The necessity of ‘staying safe at home’ has changed things. Even I, one of the least social people outside of cave-dwelling hermits, have occasionally felt the sting of solitude. A couple of months ago I even made an uncharacteristic effort at sociability and set up a Zoom appointment with a friend from my school days, someone I hadn’t seen for about 25 years. Jenny is an Irish citizen who was in Melbourne when Covid-19 struck and she’s been forced to stay in situ for the year, keeping herself busy with online work. We ended up chatting for an hour and having a good laugh and catch up. It was interesting and inspiring to hear about some of her adventures—abseiling up windmills on the North Sea, living in tree houses in Oregon and setting up an organization promoting women in trades in Ireland.
One of the interests we have in common is reading and she warmly recommended, since I’m in Northern Ireland, the Dublin Book Festival. Dublin is only a quick train ride from Belfast but the predicted second wave came along and in-person events are once more out of the question. My interest was piqued, however, and I realized that the festival is going full-steam ahead in a virtual format. Last night I decided to check out a—completely free—talk between Séan Rocks and three authors: Roddy Doyle (The Commitments, Paddy Clarke Ha Ha Ha, Love), Christine Dwyer Hickey (Tatty, The Narrow Land) and Kevin Barry (Nightboat to Tangier, City of Bohane). The three authors were really good talkers and the conversation was thought-provoking and funny.
In fact, I enjoyed it so much that I decided to look and see if there were any other things going on this month. As it happens, there are! So if you’re interested in finding about new books and authors from around the world, go ahead and check out one of these events!
November 26-December 6
A meeting of Irish writers in all genres. Featured authors include Doireann Ní Ghríofa, Mike Chinoy, Louise O’Neill and Dr. William C. Campbell.
This one has nearly finished but it’s a good chance to check out what’s going on on the Malaysian literary scene and many of the talks are conducted in English. The theme is looking at the role of art and literature in a time of crisis. Highlights include a talk on the centenary of Paul Celan’s birth and a conversation with Filipino writer F. Sionil José. Have a squiz at the program here.
December 2-6 2020
An event that brings together writers, artists, publishers and others to discuss the intersection between culture, struggle and politics. More than 70 international scholars, writers, artists and activists will take part, including, Kenyan poet and playwright Shailja Patel; prize-winning historian Robin D.G. Kelley; Oglala Lakota educator and poet Mark Tilsen; and indigenous scholar and Red Nation activist Nick Estes.
A celebration of literature from and influenced by the sub-continent. Featured authors include Dr. Madhu Bazaz Wangu (The Immigrant Wife), Megha Majumdar (A Burning) and essayist Sejal Shah (This is One Way to Dance).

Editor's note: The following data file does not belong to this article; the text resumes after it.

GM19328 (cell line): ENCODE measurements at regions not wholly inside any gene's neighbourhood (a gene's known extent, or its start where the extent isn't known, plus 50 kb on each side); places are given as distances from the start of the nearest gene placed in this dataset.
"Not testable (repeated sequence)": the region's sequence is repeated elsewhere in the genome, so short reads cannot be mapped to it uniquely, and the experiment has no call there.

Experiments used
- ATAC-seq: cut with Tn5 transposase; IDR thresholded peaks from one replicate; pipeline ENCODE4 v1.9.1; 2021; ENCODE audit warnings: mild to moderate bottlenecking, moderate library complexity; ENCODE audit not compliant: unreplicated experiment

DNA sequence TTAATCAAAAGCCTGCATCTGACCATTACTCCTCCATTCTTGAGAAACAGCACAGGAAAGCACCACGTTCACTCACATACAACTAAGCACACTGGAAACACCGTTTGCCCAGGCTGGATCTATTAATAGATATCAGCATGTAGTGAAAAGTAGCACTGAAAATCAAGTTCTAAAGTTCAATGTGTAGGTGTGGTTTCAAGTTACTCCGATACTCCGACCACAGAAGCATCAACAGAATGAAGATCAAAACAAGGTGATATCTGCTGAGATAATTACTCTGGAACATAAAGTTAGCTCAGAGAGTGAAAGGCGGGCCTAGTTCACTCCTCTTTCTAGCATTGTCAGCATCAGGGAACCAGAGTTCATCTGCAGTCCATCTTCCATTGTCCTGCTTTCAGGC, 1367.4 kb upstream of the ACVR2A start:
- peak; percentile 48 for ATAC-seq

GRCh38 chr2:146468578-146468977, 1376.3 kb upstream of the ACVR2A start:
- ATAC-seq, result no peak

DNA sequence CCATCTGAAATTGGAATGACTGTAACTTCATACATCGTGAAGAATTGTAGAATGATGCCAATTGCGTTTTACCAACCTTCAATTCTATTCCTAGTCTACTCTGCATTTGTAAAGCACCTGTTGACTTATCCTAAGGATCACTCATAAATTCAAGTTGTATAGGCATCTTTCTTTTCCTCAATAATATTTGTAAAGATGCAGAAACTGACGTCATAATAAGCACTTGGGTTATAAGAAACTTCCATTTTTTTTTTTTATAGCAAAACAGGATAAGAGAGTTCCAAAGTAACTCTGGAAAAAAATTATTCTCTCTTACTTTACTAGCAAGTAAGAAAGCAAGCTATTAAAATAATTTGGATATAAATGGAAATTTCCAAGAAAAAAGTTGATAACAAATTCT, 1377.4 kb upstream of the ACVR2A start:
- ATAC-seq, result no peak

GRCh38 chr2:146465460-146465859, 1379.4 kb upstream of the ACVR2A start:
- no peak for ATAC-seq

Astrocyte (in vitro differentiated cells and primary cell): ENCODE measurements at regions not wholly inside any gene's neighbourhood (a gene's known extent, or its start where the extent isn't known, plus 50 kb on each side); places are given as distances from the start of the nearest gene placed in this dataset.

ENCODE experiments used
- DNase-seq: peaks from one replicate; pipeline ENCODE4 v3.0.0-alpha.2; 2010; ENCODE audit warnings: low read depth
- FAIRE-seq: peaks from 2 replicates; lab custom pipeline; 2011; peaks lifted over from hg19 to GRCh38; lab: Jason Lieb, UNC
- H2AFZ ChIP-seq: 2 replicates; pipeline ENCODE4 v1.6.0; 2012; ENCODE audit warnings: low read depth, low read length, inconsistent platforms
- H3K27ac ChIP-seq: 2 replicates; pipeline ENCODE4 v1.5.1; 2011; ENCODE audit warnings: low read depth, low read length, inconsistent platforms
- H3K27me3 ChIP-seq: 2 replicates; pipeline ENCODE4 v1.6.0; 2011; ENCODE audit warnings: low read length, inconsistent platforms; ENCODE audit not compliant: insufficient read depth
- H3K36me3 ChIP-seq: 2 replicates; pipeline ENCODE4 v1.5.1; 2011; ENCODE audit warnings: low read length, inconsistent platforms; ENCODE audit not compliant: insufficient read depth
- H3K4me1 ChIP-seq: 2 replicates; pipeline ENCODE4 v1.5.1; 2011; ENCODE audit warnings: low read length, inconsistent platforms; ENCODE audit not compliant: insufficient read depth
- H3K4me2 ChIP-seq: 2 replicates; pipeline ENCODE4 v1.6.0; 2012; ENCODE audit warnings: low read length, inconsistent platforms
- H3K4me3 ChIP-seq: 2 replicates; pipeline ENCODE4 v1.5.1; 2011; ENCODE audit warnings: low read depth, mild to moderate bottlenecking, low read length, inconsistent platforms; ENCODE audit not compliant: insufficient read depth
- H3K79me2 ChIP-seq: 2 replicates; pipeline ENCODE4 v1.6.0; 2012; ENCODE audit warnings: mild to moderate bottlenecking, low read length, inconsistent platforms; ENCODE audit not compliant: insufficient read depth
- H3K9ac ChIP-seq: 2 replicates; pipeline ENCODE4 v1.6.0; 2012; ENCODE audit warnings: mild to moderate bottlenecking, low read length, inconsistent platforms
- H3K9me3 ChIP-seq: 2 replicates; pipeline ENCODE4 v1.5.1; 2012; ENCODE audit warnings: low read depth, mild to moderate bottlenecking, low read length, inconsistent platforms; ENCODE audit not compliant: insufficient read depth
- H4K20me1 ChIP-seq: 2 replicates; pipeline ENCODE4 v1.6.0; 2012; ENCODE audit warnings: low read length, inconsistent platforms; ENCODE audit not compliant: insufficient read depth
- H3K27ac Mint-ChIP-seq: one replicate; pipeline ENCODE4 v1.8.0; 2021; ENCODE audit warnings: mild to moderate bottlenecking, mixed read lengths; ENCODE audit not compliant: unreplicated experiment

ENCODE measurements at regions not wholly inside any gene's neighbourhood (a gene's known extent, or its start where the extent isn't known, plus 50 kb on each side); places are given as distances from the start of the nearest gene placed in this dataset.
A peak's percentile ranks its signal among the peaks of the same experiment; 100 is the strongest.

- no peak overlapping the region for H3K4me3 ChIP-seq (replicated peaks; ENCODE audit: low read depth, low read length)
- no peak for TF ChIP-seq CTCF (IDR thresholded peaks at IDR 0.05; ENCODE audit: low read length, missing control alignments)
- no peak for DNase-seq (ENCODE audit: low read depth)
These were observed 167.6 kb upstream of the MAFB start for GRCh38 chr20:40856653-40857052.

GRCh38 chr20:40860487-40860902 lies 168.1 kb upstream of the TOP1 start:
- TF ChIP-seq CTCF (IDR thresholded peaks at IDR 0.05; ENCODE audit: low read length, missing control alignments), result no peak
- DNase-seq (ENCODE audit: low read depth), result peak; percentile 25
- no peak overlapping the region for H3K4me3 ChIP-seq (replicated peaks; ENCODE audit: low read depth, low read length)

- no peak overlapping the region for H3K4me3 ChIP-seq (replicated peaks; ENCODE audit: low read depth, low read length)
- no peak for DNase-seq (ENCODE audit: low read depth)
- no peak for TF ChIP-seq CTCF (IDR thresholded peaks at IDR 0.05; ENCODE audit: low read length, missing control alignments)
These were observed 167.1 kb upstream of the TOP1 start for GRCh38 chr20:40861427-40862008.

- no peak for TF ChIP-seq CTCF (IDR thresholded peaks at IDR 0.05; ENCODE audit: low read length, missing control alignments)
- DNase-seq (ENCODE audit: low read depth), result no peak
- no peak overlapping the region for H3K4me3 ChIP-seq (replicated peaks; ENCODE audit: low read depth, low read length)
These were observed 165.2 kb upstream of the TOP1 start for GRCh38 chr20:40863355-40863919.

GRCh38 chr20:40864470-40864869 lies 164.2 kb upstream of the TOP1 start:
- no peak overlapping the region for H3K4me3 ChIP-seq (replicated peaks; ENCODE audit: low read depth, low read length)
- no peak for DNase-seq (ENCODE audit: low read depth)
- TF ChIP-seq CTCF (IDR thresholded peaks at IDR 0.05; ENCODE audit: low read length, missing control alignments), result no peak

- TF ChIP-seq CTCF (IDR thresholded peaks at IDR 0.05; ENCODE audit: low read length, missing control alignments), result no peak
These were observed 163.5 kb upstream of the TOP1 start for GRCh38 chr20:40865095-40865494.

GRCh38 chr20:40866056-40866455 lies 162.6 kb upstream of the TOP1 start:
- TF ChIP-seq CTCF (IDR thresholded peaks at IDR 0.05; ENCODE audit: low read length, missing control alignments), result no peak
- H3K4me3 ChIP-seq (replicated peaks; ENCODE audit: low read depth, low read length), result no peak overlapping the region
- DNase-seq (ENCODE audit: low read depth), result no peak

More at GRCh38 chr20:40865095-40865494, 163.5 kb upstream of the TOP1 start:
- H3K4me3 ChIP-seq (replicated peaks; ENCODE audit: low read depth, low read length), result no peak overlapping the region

Saturday, December 5 14.00-19.00 GMT
This event, from independent publisher Jacaranda, showcases 20 Black British authors. Tickets are available here. Among the twenty are crime-writer Stella Oni (Deadly Sacrifice), novelist Berni Sorga-Milwood (Under Solomon Skies) and Somali poet Hibaq Osman.
Crater is a publisher that supports new writing with a particular focus on Southeast Nigeria. The theme of this year’s edition of the festival is “The Literary Agenda”. Topics of discussion include Publishing in a Digital Age, Igbo Literature and Book Clubs. The program includes chat sessions with authors Deji Yesufu, Abigail Anaba and Tayo Agunbiade, a virtual art exhibition by Ifedilichukwu Chibuike and a live stream of a short drama about the 1949 Iva Valley Massacre.
December 4- 8
For Italian-speakers, the Salone Internazionale del Libro (International Book Festival) goes online this year. In response to the challenges that this year has brought, this event has a theme that encourages us to look at life anew, to realize that “reality is not a list of opponents, but of elements that we must learn to integrate with each other, to reconcile, to coordinate.” All events will be livestreamed free on Facebook here. I’m particularly interested in a talk by Romeo Castellucci on the 700th anniversary of the death of Dante. You can read more about it here.
November 30-December 22
Cookbooks, children’s stories, biographies and more–this festival has everything! Featured novelists include Eshkol Nevo (The Last Interview), David Hopen (This Orchard) and Myla Goldberg (feast your eyes) See the schedule here.
Live from London December5 11am-1pm GMT
Brought to you by children’s book publisher Author In Me, this event celebrates work for and by young people. One of the speakers is thirteen-year-old Anoushka Sabnis (Once Upon a Verse–because poems tell stories), who published her first book at the age of ten. The Facebook link is here.
This event is a bit different, you might even say ‘unprecedented’, because it’s an ongoing online hub “born in the time of Covid-19” to provide writers and readers with literary entertainment and inspiration in the form of author interviews. It’s all free, though donations are welcome. One of their most recent interviews was with Xialu Guo (A Lover’s Discourse and Village of Stone) and you can access all their previous sessions on the website by clicking the link ‘All Authors.’